The Tall Dakoon, the bridle rein he shook, and called aloud, His Arab steed sprang down the mists which wrapped them like a shroud; But up there rang the clash of steel, the clanking silver chain, The war-cry of the Tall Dakoon, the moaning of the slain.

And long they fought—the Tall Dakoon, the children of the mist, But he was swift with lance and shield, and supple of the wrist, Yet if he rose, or if he fell, no man hath proof to show— And wide the world beyond the mists, and deep the vales below!

For when a man, because of love, hath wrecked and burned his ships, And when a man for hate of love hath curses on his lips, Though he should be the peasant born, or be the Tall Dakoon, What matters then, of hap, or place, the mist comes none too soon!



THERE IS SORROW ON THE SEA

Our ship is a beautiful lady, Friendly and ready and fine; She runs her race with the storm in her face, Like a sea-bird over the brine.

In her household work no hand does shirk,— No need of belaying-pins,— And the captain dear and the engineer, They both look after the Twins:

The Twins that drive her to do her best Where the Roaring Forties rage From the Fastnet Height to the Liberty Light, And the Customs landing-stage.

Where the crank-shafts pitch in the iron ditch, Where the main-shaft swims and glides, Where the boilers keep, in the sullen deep, A master-hand on the Tides;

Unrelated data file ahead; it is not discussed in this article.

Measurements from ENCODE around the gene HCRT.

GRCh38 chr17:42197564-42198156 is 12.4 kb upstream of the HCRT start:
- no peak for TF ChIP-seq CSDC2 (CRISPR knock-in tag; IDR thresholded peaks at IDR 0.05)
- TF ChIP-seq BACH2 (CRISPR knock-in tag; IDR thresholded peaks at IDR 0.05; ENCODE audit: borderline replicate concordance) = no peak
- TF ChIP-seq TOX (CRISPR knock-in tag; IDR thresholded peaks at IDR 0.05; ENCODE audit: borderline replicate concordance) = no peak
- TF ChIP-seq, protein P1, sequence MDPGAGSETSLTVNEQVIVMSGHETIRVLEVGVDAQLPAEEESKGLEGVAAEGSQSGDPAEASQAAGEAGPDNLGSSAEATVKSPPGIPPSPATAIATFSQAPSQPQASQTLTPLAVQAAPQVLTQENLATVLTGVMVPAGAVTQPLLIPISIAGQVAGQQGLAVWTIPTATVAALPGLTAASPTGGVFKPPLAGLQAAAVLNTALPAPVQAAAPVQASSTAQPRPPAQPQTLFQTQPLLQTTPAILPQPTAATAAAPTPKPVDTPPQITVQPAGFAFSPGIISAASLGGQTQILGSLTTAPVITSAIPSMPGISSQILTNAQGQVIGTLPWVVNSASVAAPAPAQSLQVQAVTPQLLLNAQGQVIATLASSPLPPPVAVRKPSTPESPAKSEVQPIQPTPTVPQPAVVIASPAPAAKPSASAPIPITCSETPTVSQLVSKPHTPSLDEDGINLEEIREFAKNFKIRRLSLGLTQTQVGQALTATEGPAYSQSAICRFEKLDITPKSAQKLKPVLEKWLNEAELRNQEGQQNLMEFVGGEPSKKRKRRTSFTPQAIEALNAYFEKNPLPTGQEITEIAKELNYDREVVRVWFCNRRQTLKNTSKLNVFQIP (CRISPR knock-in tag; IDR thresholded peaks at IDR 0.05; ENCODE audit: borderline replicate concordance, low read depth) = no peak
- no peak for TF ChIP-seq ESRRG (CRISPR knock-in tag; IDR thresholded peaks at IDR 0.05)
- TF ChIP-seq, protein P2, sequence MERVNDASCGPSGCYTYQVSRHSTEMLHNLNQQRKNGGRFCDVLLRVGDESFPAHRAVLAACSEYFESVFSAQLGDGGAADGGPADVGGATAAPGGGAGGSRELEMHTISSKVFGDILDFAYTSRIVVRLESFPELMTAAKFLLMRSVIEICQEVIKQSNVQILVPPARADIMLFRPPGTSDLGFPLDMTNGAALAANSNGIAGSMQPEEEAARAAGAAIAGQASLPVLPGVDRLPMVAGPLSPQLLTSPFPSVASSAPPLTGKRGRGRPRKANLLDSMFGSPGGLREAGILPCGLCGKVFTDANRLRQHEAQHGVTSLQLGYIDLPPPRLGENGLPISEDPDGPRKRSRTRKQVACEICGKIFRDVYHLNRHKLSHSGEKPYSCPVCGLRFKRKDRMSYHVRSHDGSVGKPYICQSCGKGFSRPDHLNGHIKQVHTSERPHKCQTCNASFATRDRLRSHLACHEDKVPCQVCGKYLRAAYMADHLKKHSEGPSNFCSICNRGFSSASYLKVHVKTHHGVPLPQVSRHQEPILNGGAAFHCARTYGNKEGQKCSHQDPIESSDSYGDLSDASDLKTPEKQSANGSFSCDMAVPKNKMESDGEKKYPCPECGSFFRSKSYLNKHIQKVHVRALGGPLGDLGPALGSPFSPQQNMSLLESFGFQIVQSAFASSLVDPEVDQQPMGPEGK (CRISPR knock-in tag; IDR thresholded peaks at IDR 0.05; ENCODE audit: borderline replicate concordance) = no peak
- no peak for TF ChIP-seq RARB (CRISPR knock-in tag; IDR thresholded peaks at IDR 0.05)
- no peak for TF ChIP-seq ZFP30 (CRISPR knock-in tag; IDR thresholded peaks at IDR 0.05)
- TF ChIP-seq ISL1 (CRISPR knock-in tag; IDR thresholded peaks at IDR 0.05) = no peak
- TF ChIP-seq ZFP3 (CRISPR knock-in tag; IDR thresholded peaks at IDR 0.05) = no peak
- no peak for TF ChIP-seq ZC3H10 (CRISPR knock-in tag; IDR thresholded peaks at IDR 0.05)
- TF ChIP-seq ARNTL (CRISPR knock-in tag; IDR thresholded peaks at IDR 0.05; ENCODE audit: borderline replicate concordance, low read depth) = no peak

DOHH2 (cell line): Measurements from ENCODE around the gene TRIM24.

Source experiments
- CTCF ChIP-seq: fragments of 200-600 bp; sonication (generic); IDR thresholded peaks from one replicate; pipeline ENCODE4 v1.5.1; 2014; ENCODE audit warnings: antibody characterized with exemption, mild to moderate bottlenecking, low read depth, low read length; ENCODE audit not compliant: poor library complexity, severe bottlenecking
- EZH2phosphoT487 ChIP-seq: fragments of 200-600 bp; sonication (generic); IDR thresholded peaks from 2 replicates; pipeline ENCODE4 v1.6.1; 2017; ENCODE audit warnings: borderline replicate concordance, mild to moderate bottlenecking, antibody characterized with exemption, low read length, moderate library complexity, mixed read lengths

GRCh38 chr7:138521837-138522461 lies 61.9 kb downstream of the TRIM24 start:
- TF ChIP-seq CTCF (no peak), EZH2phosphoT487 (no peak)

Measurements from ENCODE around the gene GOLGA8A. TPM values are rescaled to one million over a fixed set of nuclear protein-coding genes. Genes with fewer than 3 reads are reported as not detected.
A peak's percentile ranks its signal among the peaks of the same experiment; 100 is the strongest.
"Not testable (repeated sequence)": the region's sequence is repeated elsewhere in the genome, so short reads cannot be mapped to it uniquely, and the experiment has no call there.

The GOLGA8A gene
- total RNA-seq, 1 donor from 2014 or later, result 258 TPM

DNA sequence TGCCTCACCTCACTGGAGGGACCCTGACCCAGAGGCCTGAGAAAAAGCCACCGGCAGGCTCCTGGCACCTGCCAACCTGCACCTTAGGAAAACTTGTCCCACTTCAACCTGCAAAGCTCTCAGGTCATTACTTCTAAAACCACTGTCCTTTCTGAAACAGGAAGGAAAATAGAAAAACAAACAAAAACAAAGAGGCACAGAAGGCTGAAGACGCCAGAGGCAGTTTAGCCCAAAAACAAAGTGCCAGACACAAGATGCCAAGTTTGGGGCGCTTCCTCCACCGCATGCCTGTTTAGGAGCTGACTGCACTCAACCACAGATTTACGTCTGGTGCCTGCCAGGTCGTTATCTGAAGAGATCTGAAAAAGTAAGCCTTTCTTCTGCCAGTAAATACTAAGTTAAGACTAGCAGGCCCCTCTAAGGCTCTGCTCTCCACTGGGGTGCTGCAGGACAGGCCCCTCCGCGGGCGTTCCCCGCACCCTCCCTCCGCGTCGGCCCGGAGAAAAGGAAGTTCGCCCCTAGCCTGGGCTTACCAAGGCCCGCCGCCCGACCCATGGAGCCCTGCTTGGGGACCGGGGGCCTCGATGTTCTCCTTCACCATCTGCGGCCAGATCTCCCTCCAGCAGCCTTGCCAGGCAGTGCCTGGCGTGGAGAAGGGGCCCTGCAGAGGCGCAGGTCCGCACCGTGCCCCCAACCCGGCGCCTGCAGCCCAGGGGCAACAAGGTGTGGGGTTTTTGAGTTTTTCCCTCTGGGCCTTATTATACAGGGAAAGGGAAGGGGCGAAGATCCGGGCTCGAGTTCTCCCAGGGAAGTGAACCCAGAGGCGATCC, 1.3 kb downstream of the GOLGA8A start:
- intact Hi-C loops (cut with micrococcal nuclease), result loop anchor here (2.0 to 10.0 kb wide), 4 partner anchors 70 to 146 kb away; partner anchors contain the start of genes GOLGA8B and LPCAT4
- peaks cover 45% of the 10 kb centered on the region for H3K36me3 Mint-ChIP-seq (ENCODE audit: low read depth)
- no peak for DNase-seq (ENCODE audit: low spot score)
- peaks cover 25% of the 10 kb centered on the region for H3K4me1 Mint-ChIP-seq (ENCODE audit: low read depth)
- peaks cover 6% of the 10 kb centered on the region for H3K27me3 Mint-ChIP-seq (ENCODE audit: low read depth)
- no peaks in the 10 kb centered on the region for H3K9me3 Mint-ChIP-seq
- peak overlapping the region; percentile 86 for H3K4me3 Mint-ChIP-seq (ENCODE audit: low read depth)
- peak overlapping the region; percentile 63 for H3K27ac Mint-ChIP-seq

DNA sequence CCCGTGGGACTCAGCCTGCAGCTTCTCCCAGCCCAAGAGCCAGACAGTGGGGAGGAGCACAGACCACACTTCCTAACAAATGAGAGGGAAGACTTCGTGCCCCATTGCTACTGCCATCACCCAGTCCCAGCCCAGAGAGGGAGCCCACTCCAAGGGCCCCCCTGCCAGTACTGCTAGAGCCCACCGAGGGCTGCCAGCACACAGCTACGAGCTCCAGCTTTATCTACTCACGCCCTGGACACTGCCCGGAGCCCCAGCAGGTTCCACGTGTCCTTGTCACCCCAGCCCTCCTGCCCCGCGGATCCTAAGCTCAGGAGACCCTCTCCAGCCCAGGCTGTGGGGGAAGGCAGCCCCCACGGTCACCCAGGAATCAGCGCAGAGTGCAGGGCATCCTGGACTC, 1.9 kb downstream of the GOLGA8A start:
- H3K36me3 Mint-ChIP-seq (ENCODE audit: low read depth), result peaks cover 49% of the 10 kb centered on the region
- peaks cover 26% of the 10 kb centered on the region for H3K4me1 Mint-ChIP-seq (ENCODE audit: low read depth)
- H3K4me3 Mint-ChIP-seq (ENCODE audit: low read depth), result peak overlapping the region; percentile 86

Where the reeking shuttle and booming bar Keep time in the hum of the toiling hive,— The men of the deep, while the travellers sleep, Their steel-clad coursers drive.

And Davy Jones' locker is full Of the labour that moves the world; And brave they be who serve the sea To keep our flags unfurled:

The Union Jack and the Stripes and Stars, Gallant and free and true, In a world-wide trade, and a fame well made, And humanity's work to do.

Now list, ye landsmen, as ye roam, To the voice of the men offshore, Who've sailed in the old ship Never Return, With the great First Commodore.

They fitted foreign (God keeps the sea), They stepped aboard (God breaks the wind). And the babe that held by his father's knee, He leaves, with his lass, behind.

And the lad will sail as his father sailed, And a lass she will wait again; And he'll get his scrip in his father's ship, And he'll sail to the Southern Main;

And he'll sail to the North, and he'll make to the East, And he'll overhaul the West; And he'll pass outspent as his father went From his landbirds in the nest.

There are hearts that bleed, there are mouths to feed, (Now one and all, ye landsmen, list) And the rent's to pay on the quarter-day— (What ye give will never be missed)

And you'll never regret, as your whistle you wet, In Avenue Number Five, That you gave your "quid" to the lonely kid And the widow, to keep 'em alive.

So out with your golden shilling, my lad, And your bright bank-note, my dear! We are safe to-night near the Liberty Light, And the mariner says, What Cheer!



THE AUSTRALIAN STOCKRIDER

I ride to the tramp and shuffle of hoofs Away to the wild waste land, I can see the sun on the station roofs, And a stretch of the shifting sand; The forest of horns is a shaking sea, Where white waves tumble and pass; The cockatoo screams in the myall-tree, And the adder-head gleams in the grass.